Inland Revenue Computer
26. Mr. Ashley
asked the Chancellor of the Exchequer what plans he has for siting an Inland Revenue computer in the Midlands; and if he will take into account the case for Stoke-on-Trent to be chosen.
The Chief Secretary to the Treasury (Mr. John Diamond)
None so far, but at the appropriate time a review will be made of all likely areas.
Will my right hon. Friend bear in mind the considerable importance [column 1381]of this question to Stoke-on-Trent, particularly in view of the city's excessive dependence on pottery and mining and in view of the fact that unemployment figures in the city are twice the regional average?
My right hon. Friend will, of course, bear all those points in mind.
27. Mr. Gresham Cooke
asked the Chancellor of the Exchequer if he will give an assurance that the increase of fuel tax by 4d. will be temporary only, for the period of the present emergency, as was done at the time of Suez.
Mr. Gresham Cooke
Does that mean that the increase in petrol tax is permanent? If the right hon. Gentleman wants to reduce costs, would not the quickest way be to take the tax off?
It means that my right hon. Friend is not prepared to anticipate fiscal changes.
Nevertheless, would the right hon. Gentleman get his right hon. Friend to look with a little more sympathy than the Minister of Health did at the question of helping those who have invalid tricycles and have to pay this increased tax?
My right hon. Friend has heard what the hon. Member has said.
Civil Service Recruitment (Political Employees)
29. Mr. Dodds-Parker
asked the Chancellor of the Exchequer how many former employees of Labour Party organisations have been recruited into the Civil Service since October 1964: and how many have been established or are awaiting establishment.
The Chancellor of the Exchequer (Mr. James Callaghan)
As no central records are kept, this information could not be produced without disproportionate cost and effort.
May I regret that the Prime Minister has side-stepped this question and handed it to the Chancellor, [column 1382]because this affects the whole Civil Service? Will the Chancellor give an assurance that he will not repeat the previous Socialist disaster called the “Cripps wage freeze” , when Socialists were recruited as public relations officers for Government Departments and then established, as civil servants, which became an embarrassment and a liability to subsequent democratic administrations?
The hon. Member's history is quite inaccurate. So far as the present situation is concerned, there are a number of people moving into and out of the Civil Service. I notice that one is proposing to go to the Conservative Central Office after a sojourn in the Civil Service. I think his movement into and out of Government service is a good thing.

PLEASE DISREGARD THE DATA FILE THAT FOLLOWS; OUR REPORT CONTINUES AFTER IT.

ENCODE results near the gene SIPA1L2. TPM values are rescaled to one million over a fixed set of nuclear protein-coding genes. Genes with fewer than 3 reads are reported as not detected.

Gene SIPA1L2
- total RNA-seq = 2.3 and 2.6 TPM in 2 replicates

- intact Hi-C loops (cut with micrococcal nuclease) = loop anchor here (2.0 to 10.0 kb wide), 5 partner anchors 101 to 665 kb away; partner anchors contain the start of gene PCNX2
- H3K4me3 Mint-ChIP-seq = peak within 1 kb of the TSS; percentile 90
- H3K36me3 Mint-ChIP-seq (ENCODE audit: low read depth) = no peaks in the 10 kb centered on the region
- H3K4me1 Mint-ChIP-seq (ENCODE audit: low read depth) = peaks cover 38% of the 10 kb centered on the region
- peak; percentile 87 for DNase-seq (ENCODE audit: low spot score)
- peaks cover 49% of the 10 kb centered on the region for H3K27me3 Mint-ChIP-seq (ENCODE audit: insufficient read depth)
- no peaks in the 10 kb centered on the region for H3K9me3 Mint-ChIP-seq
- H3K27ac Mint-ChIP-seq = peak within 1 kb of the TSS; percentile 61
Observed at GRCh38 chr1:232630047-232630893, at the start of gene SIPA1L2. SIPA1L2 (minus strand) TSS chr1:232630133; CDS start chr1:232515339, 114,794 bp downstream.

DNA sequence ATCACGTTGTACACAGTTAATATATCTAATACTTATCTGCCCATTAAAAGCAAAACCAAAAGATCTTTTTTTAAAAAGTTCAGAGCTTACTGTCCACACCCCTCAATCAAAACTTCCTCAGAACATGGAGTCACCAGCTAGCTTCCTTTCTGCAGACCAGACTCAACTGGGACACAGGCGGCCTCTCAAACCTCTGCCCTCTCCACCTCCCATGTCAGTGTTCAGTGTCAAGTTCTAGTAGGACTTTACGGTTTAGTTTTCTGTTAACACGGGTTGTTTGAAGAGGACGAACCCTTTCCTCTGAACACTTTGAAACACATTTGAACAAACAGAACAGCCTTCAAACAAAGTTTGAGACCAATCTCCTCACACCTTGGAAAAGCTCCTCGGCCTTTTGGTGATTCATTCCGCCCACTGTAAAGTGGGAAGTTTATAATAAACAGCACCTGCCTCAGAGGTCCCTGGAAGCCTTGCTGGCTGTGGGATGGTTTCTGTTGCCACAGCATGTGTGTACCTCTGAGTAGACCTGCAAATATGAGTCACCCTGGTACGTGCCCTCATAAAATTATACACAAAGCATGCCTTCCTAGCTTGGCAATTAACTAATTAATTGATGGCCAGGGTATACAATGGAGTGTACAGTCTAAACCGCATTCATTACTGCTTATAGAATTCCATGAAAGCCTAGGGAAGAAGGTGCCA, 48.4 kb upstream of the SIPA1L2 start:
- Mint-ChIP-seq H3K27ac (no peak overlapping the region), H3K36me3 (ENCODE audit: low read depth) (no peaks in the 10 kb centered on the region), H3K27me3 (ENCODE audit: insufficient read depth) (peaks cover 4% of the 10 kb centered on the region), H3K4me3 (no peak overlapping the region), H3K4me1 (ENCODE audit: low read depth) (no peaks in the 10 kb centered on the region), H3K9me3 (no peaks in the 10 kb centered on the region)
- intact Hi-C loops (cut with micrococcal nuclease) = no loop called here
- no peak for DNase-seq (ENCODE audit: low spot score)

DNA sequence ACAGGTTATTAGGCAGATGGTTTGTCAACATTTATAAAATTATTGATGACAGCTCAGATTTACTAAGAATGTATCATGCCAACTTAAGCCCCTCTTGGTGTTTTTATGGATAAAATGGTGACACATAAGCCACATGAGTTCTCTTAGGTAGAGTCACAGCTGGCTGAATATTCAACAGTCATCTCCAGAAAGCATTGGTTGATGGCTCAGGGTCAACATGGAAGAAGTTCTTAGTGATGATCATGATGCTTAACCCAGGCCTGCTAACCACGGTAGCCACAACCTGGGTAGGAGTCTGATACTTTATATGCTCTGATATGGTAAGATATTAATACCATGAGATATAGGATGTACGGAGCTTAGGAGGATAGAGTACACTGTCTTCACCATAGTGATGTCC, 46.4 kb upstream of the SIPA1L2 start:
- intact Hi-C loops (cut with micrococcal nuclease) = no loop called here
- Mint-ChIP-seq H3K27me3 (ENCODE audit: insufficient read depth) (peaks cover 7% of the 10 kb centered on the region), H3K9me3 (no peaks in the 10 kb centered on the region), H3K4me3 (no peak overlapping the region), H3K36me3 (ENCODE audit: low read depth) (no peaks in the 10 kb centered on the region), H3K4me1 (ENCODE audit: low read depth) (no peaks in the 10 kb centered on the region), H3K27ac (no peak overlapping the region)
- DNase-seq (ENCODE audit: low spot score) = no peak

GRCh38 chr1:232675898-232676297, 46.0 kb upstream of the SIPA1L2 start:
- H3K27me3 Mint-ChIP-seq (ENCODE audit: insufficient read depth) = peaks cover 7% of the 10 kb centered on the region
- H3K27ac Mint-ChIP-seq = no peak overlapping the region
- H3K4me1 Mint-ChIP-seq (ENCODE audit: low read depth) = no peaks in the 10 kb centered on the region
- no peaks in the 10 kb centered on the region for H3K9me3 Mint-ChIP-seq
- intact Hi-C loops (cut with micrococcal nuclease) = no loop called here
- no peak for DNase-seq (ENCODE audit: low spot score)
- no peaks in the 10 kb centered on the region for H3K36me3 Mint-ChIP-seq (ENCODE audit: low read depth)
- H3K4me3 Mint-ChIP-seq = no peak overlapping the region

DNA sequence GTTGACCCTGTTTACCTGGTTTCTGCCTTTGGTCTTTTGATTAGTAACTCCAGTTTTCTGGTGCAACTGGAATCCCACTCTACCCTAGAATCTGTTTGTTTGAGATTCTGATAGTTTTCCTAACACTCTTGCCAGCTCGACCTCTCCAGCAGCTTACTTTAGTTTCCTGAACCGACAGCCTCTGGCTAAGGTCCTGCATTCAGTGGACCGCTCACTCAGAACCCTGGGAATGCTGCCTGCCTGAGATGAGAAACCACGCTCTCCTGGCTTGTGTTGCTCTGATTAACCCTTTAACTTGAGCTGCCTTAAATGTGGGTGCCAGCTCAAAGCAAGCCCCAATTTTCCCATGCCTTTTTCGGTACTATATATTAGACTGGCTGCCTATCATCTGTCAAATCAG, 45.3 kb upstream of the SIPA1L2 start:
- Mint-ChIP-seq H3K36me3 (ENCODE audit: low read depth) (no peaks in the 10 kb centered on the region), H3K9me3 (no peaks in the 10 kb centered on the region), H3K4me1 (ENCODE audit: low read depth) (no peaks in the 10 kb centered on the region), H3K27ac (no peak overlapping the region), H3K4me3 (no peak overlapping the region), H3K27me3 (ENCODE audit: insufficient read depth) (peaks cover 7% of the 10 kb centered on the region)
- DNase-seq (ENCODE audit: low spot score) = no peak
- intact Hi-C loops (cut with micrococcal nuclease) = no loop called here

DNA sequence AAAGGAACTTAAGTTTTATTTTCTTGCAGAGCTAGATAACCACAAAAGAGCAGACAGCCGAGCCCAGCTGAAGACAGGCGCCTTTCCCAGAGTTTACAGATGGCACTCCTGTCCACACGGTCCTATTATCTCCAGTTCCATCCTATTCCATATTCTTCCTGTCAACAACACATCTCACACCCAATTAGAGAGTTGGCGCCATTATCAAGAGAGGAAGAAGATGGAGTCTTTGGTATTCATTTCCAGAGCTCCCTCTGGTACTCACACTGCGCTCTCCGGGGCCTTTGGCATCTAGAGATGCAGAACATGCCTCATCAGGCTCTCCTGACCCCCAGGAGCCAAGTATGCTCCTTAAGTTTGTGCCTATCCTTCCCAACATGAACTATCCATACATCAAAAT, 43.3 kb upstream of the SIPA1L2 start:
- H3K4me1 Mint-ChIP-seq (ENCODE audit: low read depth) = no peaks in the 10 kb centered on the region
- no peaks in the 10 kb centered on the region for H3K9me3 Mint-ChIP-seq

Sir Ian Orr-Ewing
Can the Chancellor tell us without too much research how many of the 50 extra public relations officers who have been appointed to Ministries come from Labour organisations and how many have now resigned through disillusion?
No records are kept of these matters, except for security purposes, and I think it would be improper to do so. I hope the hon. Member will not revert to the old technique of the Conservative Party in opposition of indulging in the smear and the sneer.
British Army of the Rhine (Foreign Exchange Costs)
30. Mr. Bruce-Gardyne
asked the Chancellor of the Exchequer whether he has yet received the reaction of the Federal German Government to his proposals for the full coverage of the foreign exchange costs of the British Army of the Rhine; and if he will make a statement.
I am not yet ready to make a statement on this matter.
Does the Chancellor of the Exchequer still hope to achieve a full offset of the exchange costs of the Rhine Army by 30th September, or has this hope been abandoned, as some reports have suggested? Will he bear in mind that, if all the cuts in Government overseas expenditure are to fall in Europe, this will throw a very sinister light on the Government's priorities?[column 1383]
I do not think that any question of a date for recovering the full amount was put on the question of the offset payments, but it is certainly our intention in these negotiations to recover the costs in full, by one means or another. I note what the hon. Gentleman said in the second part of his supplementary question.
Has my right hon. Friend observed that the Federal Government are now pleading economic difficulties as an excuse for not meeting the foreign exchange costs? To relieve them of some of their difficulties, if they are not prepared to pay up, can we have the troops brought home?
It is the policy of Her Majesty's Government, in so far as it is not possible to offset the total cost of these troops, that they should be brought home.
Mr. Iain Macleod
As the Chancellor has relied heavily on this matter ever since the Budget, will he be able to make a statement before we go into Recess for the summer?